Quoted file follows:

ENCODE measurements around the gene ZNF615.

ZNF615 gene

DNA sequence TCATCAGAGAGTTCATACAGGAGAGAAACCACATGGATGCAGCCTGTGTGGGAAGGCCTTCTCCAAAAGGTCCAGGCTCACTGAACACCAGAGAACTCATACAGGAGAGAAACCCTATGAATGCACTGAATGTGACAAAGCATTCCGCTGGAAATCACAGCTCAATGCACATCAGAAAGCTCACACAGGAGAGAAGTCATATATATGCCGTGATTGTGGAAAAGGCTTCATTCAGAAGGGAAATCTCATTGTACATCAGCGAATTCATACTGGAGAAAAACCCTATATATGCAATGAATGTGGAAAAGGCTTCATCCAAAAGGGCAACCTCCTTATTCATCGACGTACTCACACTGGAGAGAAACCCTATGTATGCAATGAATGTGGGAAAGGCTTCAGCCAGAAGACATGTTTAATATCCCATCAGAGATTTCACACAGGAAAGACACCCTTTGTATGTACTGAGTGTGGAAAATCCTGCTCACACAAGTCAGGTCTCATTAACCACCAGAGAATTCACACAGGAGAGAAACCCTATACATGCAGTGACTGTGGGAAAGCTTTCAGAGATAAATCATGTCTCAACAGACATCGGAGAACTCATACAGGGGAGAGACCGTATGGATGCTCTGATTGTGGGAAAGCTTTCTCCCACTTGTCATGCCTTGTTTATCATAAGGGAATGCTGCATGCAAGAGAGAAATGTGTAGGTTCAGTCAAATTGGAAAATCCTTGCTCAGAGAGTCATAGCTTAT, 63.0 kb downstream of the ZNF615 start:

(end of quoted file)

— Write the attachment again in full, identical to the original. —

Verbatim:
ENCODE measurements around the gene ZNF615.

ZNF615 gene

DNA sequence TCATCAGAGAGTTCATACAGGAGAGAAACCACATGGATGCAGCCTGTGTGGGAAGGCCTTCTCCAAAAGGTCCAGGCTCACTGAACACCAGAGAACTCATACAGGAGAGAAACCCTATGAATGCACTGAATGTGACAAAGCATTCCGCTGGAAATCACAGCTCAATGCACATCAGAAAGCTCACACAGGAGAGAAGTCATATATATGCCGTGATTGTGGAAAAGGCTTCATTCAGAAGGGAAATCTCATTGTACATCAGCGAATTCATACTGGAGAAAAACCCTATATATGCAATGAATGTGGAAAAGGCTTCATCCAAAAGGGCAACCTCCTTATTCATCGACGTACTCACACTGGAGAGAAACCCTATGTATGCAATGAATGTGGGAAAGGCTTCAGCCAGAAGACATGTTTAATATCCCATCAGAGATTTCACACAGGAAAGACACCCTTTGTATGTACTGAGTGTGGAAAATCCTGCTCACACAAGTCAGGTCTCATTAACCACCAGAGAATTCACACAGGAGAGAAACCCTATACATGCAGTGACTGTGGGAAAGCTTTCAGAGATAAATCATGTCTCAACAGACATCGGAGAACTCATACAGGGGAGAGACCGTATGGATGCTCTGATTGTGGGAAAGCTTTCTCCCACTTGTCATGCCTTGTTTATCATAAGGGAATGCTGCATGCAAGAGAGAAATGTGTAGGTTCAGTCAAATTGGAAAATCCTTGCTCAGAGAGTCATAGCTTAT, 63.0 kb downstream of the ZNF615 start: